Cancer: somatic mosaicism and the age-incidence curves of death
In the first part, I discuss the role of somatic mosaicism in cancer and neurodegeneration. Each of our bodies (soma) is genetically mosaic. We begin life with a single cell by union of parental sperm and egg. That single initial cell divides to give rise to the approximately 50 trillion cells of a full-grown individual, a greater lineage of descent than all of the primates that have ever lived. The vast number of cell divisions means that a lot of errors (mutations) arise during the copying and transmission of DNA. Each of us has a different pattern of mosaic patches of mutant genes throughout our bodies, set primarily by the mutations that happen very early in life. Recent genomic studies have confirmed the expected high levels of somatic mutations within individuals. Going forward, the big questions concern the degree to which those early life somatic mutations explain the variability between individuals in the risk of disease later in life.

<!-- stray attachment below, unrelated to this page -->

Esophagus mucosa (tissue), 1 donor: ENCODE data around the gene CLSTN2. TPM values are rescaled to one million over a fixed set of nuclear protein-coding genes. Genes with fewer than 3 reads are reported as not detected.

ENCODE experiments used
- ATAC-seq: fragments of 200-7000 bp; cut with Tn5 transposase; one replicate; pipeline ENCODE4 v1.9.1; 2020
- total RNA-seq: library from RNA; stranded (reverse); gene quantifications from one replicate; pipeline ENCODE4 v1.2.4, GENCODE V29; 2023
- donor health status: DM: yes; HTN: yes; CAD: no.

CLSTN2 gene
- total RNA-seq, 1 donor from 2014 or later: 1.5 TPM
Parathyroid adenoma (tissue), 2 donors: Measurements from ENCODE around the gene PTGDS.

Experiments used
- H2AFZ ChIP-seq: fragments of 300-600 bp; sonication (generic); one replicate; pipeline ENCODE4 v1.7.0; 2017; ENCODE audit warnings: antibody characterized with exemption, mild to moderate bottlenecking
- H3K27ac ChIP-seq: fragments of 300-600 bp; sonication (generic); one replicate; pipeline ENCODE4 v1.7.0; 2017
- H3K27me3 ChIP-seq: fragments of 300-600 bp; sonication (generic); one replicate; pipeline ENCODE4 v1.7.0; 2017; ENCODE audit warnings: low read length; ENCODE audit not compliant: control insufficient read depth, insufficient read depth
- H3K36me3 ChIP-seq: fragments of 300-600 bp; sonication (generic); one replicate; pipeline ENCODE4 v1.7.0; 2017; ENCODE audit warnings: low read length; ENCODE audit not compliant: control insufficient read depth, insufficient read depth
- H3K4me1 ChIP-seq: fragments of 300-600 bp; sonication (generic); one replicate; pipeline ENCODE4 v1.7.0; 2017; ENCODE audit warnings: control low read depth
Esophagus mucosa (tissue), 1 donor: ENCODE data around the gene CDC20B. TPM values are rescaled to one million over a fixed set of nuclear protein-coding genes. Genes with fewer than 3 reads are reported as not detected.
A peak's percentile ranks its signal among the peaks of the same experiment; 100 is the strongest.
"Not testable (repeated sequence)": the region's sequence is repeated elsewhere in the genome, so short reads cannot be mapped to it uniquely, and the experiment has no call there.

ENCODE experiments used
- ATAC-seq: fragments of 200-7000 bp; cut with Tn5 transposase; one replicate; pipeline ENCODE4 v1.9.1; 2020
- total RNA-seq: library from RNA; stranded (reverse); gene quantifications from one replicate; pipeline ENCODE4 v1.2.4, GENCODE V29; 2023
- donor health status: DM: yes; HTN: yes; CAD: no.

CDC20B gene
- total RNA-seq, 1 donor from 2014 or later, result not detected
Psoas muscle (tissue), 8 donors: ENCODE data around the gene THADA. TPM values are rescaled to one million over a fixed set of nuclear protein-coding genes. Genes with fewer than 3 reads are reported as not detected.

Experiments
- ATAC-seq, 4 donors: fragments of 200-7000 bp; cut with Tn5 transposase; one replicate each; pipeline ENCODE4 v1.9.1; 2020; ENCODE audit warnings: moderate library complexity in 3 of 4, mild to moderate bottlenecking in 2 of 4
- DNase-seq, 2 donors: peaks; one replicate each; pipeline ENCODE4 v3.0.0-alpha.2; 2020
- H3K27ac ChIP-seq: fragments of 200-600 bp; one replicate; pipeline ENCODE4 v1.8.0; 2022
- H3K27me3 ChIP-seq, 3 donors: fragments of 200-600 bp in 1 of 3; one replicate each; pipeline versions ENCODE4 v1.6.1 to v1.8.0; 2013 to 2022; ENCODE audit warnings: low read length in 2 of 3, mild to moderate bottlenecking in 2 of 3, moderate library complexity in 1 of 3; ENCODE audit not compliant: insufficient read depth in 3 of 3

In the second part, I discuss the molecular and cellular reliability mechanisms that normally protect against cancer and how those mechanisms break down during progression to disease. My long-term goal is to link those mechanistic insights to the outcome that matters: the onset of cancer. At present, we have epidemiological data on the ages of cancer onset in different tissues, but the link between mechanistic understanding of process at the molecular level and the pattern of disease onset remains weak. This problem leads to deeper issues about the time course of failure in complex systems, and how universal invariant aspects of failure interact with specific processes to shape the observed curves of death for particular diseases.
See https://stevefrank.org for more information.